My world including all my friends and readers, all the grapefruit and starfruit trees I have ever touched or thought about, is a world of concepts. When you read these lines, will you see me in them? This city as well as my thoughts and feelings will then become concepts in your consciousness. For you, these concepts are not the result of direct contact with the objects of my consciousness. Void of physical reality, these concepts are shared through the medium of consciousness. The physical basis of consciousness, both personal and collective, disappears.

In the conceptual world, subject and object are two sides of the same coin. This became clear to me late one night less than two years ago, when I was staying at Bamboo Forest Temple. I awoke at 2:30am and could not get back to sleep. I walked to the window barefoot. The cool floor beneath my feet felt totally refreshing and invigorating. I leaned against the windowsill and peered outside. It was still too dark to see anything, but I knew that the plants in the garden were still there -- the oleander bush still stood in the same corner and the wildflowers still grew beneath the window.

I experienced how the subject of awareness cannot exist apart from the object of awareness. The oleander and the wildflowers were the objects of consciousness. Subject and object of consciousness cannot exist apart from each other. Without an object, the subject cannot be aware of anything. Mountains and rivers, earth and sun, all lie within the heart of consciousness. When that realization arises, time and space dissolve. Cause and effect, birth and death, all vanish. Though we dwell a hundred thousand light years from a star, we can cross that distance in flash. The saints from the past can return to the present in a microsecond, their presence as vivid as a bright flame.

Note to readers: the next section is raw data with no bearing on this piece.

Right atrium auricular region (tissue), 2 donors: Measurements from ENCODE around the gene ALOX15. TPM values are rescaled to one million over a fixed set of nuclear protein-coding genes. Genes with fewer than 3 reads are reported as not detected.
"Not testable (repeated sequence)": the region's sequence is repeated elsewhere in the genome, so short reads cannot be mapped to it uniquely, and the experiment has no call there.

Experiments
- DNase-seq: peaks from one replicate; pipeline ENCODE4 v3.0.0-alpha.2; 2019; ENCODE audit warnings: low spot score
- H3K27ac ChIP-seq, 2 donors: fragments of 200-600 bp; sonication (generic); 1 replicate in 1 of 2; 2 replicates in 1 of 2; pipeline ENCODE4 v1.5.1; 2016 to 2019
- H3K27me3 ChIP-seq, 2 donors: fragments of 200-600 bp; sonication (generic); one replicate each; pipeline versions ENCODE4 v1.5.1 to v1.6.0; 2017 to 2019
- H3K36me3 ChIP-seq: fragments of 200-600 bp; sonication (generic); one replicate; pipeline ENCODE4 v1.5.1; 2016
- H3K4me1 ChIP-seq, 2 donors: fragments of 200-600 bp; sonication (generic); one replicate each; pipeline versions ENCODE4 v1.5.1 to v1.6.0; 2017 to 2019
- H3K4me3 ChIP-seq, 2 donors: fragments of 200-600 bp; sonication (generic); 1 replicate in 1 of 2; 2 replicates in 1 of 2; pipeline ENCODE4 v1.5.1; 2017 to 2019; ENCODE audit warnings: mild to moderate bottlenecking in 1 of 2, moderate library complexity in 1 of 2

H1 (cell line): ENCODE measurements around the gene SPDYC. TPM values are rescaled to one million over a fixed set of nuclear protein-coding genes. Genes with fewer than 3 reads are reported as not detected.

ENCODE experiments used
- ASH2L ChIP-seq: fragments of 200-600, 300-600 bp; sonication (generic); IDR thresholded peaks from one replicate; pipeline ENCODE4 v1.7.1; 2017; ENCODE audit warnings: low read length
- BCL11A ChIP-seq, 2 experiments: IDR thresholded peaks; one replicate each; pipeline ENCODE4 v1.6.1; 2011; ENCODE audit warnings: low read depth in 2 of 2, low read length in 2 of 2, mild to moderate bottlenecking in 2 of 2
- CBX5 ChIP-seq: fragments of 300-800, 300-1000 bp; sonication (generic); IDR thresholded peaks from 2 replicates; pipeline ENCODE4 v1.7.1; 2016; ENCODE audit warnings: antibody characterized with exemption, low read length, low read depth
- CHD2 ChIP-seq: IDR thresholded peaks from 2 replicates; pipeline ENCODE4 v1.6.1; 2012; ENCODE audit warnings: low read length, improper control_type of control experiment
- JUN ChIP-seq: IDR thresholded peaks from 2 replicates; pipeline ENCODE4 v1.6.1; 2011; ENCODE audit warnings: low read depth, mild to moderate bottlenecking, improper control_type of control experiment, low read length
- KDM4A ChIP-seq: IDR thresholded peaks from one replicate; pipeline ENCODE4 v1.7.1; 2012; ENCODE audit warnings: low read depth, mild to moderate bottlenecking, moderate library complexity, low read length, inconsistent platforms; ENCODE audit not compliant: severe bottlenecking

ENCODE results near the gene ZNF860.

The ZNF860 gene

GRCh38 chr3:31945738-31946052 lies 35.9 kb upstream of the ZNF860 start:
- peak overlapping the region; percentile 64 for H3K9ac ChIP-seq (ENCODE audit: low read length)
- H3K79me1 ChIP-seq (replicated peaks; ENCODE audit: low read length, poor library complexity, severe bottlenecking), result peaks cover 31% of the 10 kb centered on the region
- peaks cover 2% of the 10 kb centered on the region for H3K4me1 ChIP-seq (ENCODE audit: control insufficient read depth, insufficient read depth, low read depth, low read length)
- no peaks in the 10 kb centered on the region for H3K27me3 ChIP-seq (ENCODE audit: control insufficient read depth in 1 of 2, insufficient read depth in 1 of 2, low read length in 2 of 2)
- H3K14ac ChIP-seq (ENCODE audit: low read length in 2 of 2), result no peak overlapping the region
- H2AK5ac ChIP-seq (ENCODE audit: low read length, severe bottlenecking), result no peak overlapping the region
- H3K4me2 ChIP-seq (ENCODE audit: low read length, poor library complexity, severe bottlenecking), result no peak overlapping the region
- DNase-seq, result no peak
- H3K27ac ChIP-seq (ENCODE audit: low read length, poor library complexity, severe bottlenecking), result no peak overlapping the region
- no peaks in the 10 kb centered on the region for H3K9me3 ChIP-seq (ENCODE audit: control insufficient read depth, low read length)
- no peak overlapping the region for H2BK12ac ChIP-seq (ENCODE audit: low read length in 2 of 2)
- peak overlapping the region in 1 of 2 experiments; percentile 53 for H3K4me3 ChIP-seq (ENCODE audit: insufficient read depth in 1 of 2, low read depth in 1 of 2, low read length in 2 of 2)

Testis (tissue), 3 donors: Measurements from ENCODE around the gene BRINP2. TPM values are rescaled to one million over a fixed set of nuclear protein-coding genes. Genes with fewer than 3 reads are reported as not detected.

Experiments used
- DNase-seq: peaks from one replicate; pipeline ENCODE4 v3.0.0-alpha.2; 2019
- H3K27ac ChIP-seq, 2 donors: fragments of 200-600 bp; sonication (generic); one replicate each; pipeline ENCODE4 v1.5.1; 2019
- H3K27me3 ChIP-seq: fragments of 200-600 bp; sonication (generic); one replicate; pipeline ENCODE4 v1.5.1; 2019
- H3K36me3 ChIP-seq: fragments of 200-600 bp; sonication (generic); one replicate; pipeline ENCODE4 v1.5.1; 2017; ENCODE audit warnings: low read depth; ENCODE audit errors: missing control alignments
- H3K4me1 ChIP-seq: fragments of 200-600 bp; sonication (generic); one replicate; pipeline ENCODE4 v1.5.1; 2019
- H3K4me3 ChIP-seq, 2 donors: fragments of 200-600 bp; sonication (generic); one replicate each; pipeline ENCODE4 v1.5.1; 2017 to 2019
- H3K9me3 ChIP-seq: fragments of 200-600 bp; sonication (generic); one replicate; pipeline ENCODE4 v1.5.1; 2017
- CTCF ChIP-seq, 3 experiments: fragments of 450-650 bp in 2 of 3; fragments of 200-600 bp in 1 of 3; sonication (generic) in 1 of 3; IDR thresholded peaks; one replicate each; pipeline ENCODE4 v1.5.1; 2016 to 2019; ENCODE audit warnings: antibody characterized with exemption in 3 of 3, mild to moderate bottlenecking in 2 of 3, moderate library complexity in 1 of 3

You are there, because I am here. We inter-are. If we do not exist, nothing exists. Subject and object, host and guest, are part of each other. I knew that when morning came, I would not find anything new or unusual about the visible world. The blue sky in the west and the pink horizon in the east exist only in my consciousness. Blue does not have a separate life, nor does pink. They are only blue and pink in my consciousness. It is the same with birth and death, same and different, coming and going. These are all images in our consciousness. If you look into my eyes, you will see yourself. If you are radiant, my eyes will be radiant. If you are miraculous, my consciousness will be miraculous. If you are distant and remote, I will be distant and remote. Look into my eyes and you will know if your universe is bright or dark, infinite or finite, mortal or immortal.

Then I spotted a star in the sky and immediately returned to the place where I was standing, my feet touching the cool floor and my hands resting on the windowsill. “I am here,” the star said. “Because I exist, the universe exists. Because I exist, you exist. Because I exist, the pebbles and the distant clouds exist. If all of these don’t truly exist, how can I? The existence of a speck of dust makes everything possible. If dust does not exist, neither does the universe, nor you, nor I.”


The first delicate signs of spring are now revealing themselves in Vietnam. Spring will always return with her message of hope. Spring always gives us faith to carry on. There is no sign of green here. Snow is drifting outside my window. But spring will come and the bare trees and the lawns now buried beneath the snow will once again wear the tender green garments of a prosperous spring.

Created with
Mailchimp Freddie Badge
Facebook icon
Email icon

© 2020 Chrysanthemum Sangha